This week, Georgians aged 65 and older were able to get vaccinated against the coronavirus if they had an appointment with one of the few area providers.
Archbold Memorial Hospital in Thomasville joined local health departments in offering the COVID-19 vaccines to qualified recipients, which also includes healthcare workers, first responders and nursing home residents and staff.
To schedule an appointment with Archbold, call their vaccine call center Monday through Friday from 8 a.m. to 4 p.m. at (229) 584-7468 or request an appointment on their website, www.archbold.org.
To make an appointment with the Grady County Health Department, call (229)-377-2992.
MainStreet Family Care in Cairo reports it is also offering COVID-19 vaccinations. Patients should pre-register online at www.mainstreeetfamilycare.com/online-registration.
The Georgia Department of Public Health is launching a COVID vaccine locator on the its website at https://dph.georgia.gov.
The tool allows users to search by county for a vaccine provider in their community, and provides location and contact information for the provider. This is not a centralized scheduling tool.
County health departments and private providers are included in the locator.
Additional locations statewide will be added when providers are ready to safely administer vaccine, and as vaccine supply allows.
All health departments and most other providers require appointments for vaccine administration. Because vaccine supply is limited, providers may not have immediate appointments available.
The process of administering COVID-19 vaccine is more complicated than other common vaccines, such as flu vaccine, and requires providers to have more resources available, including an area where individuals can be monitored for 15 minutes after being vaccinated.
Meanwhile, as demand for COVID testing and vaccinations increases, Southwest Public Health District 8-2 is searching for additional registered nurses and healthcare workers, according to Charles Ruis, M.D., district health director, Southwest Health District.
If hired for the temporary positions, qualified registered nurses will be paid $45 an hour and assigned to COVID-19 testing and vaccine sites throughout the 14-county district. They will be asked to provide public health nursing services to individuals, such as collecting specimens for testing, test processing, immunizations, and discharge education.
The public health district is also hiring healthcare workers for temporary part-time positions at $15 an hour.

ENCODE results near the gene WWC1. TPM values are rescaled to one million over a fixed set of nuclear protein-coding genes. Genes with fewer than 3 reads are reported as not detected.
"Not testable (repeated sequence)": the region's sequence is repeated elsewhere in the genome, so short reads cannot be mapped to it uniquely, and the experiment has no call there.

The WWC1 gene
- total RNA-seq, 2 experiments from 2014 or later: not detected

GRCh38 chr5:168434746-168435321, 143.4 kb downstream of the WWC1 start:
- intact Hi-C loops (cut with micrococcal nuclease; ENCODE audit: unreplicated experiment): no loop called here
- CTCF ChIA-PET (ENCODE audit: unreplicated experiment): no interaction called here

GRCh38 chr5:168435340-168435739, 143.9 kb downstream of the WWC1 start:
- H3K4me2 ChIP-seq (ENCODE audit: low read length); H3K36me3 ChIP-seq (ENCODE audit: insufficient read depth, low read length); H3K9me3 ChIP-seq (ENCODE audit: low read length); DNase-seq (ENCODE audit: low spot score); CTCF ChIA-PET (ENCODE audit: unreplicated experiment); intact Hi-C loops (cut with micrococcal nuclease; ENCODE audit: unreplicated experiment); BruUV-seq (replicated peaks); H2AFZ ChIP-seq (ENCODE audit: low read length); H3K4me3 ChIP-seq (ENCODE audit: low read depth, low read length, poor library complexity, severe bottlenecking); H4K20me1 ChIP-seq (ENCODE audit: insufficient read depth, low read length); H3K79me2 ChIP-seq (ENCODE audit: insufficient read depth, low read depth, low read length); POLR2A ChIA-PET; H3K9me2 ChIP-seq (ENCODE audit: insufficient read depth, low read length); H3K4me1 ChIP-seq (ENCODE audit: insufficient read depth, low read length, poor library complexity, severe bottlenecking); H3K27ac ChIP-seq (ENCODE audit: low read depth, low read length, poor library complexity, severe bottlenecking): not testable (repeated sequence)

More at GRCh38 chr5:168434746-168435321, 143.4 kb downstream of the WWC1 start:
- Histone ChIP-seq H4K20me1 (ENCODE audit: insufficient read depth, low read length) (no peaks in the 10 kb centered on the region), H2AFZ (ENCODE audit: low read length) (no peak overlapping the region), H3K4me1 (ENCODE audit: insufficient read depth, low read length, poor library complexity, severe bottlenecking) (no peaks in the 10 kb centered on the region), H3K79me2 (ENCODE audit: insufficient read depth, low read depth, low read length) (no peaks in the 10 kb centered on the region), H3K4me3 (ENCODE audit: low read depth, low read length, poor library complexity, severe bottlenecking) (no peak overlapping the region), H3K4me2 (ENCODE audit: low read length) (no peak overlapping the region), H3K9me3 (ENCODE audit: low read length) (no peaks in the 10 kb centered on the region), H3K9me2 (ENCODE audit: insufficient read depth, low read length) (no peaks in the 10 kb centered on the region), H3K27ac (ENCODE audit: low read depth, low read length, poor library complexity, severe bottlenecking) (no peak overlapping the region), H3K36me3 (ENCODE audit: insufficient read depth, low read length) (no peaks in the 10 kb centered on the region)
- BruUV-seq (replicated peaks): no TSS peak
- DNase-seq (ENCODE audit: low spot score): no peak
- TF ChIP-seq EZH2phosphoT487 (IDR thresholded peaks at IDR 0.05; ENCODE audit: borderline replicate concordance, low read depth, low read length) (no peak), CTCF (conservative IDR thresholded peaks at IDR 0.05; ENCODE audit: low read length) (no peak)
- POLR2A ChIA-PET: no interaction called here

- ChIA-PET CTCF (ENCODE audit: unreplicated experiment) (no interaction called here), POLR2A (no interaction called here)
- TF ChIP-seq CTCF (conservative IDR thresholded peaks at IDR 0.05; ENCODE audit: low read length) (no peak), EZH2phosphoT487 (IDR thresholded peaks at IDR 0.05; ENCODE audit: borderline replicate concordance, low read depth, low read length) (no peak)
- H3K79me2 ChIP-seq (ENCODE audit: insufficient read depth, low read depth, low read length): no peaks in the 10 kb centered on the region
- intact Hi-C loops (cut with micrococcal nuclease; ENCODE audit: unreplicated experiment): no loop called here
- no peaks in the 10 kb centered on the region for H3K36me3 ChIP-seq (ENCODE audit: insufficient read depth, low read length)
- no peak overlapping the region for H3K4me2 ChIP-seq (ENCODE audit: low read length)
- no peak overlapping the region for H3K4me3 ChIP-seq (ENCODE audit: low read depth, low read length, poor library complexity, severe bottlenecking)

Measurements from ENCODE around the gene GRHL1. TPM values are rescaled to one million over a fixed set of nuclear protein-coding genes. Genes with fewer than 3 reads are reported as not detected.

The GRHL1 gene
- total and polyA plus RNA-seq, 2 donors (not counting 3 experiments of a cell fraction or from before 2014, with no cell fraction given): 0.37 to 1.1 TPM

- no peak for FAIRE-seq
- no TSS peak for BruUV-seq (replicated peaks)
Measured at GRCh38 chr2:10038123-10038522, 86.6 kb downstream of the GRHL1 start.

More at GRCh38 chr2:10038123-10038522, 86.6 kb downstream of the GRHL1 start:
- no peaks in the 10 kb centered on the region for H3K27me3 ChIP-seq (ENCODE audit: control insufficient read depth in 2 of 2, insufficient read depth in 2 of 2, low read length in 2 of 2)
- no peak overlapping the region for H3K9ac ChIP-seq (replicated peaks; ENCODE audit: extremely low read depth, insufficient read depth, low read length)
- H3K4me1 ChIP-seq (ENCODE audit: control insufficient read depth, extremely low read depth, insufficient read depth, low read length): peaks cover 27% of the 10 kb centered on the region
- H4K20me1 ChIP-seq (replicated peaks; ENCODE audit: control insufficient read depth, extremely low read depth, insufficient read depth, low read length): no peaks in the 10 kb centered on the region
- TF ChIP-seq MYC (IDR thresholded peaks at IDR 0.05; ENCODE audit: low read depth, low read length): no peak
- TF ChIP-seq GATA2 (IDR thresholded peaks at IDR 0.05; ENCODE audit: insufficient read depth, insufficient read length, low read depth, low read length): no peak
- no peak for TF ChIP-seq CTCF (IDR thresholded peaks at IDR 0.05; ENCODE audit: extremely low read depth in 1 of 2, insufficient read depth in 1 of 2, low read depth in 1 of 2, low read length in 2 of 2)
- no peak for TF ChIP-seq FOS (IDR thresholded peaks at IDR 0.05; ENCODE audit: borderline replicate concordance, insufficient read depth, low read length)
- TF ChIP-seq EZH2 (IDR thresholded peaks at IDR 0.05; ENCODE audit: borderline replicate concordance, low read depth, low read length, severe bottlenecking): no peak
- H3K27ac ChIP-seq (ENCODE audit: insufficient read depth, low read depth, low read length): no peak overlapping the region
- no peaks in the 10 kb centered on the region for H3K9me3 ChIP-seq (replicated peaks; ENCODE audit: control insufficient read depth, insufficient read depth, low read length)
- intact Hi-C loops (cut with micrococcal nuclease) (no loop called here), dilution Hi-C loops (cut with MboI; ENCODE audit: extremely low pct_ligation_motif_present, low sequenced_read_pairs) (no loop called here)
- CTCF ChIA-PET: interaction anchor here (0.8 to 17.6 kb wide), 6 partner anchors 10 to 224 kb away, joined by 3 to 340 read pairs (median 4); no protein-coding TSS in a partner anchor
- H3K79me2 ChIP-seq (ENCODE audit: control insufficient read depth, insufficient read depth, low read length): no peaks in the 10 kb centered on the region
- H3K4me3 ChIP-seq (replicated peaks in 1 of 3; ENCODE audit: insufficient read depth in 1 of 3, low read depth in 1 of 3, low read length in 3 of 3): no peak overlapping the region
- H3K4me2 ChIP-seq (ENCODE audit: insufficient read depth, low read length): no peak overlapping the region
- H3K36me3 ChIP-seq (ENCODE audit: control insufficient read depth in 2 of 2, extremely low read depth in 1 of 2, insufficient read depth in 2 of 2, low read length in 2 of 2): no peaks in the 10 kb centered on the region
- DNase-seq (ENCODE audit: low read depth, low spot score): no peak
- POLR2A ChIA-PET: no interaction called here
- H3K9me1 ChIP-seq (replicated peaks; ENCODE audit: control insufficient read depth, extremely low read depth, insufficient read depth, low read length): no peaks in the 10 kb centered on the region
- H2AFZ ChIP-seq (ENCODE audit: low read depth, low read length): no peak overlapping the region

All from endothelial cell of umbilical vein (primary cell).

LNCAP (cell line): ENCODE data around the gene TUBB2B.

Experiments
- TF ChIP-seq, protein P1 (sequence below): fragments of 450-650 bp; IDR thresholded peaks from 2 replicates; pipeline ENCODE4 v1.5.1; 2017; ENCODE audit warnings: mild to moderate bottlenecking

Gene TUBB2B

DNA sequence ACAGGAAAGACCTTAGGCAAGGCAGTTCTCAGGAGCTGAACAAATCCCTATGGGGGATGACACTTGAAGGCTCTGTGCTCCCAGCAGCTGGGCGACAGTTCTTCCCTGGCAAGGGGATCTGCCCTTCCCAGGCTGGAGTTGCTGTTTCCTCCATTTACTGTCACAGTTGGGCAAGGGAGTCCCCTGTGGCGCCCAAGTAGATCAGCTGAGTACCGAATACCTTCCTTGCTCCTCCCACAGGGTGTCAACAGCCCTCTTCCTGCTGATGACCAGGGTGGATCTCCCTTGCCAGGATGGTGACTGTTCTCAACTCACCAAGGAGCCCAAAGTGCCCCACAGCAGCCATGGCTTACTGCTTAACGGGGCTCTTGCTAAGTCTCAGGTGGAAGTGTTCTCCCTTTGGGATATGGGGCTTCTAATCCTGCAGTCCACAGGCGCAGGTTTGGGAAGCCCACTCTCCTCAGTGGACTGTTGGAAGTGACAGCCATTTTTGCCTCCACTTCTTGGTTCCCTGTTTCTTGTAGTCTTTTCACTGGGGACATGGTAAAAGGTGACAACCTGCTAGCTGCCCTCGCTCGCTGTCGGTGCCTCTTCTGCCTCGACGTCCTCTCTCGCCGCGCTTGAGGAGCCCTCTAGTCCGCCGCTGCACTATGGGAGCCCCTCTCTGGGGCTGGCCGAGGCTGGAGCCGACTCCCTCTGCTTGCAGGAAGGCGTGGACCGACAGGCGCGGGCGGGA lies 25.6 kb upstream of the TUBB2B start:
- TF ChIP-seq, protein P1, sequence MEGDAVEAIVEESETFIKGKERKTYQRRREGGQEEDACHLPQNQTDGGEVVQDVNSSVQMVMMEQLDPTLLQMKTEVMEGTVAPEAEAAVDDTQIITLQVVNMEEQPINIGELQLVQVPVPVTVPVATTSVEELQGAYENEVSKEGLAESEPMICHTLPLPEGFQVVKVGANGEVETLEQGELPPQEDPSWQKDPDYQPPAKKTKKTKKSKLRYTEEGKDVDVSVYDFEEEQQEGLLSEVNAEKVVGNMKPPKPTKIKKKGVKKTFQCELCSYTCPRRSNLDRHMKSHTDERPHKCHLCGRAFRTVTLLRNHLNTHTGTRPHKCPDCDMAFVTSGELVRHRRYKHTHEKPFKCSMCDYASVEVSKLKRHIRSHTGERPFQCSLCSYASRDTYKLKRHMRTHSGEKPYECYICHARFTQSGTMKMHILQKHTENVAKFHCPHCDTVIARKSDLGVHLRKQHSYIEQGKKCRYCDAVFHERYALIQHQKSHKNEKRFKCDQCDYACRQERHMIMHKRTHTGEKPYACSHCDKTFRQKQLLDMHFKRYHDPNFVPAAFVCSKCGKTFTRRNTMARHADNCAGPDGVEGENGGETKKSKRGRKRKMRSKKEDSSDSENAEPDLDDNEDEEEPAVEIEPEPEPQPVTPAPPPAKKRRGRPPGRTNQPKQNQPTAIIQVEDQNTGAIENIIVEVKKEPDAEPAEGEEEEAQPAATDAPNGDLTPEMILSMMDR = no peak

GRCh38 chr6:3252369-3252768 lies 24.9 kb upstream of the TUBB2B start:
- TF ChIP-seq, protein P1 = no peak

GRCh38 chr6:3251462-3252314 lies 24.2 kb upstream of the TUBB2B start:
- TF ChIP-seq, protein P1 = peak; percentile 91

To apply for these positions or for more information, visit southwestgeorgiapublichealth.org and look for the links on the homepage.
Governor Brian Kemp asked Georgians for patience Friday as state officials push to distribute around 11,500 doses per day of the slow-arriving COVID-19 vaccine.
At a news conference, Kemp said Georgia’s vaccine distribution program is “making steady progress” but is still constrained by the limited number of doses the state has received so far. He expects distribution “will be ramped up” in the coming weeks.
“I’m pleased with how hard everybody’s working, but I’m not happy with where we are,” Kemp said. “We’ve got to keep moving the needle. We’re working on that every single day.”
Around 235,000 vaccines had been administered out of the nearly 700,000 doses shipped to Georgia as of Tuesday evening, according to the state Department of Public Health’s website – though Kemp said the website’s data is lagging behind the number of vaccines actually given so far.
The governor said local health departments have been swamped with requests to book appointments after he and Georgia Public Health Commissioner Dr. Kathleen Toomey broadened which Georgians can receive the vaccine to people 65 years of age and older, police and firefighters.
“I’d like to continue to ask for the people of Georgia’s patience as we work hard to swiftly, safely and efficiently administer the limited supply of vaccine we have to those for whom it would be the most good to get it,” Kemp said Friday.
Georgia’s rollout has been complicated by large demand for vaccines from health-care workers in metro Atlanta compared to hospitals and clinics in more rural parts of the state, where Kemp said some front-line workers have refused to take the vaccine. He called their reluctance “unimaginable” and urged everyone to get the vaccine once it’s available.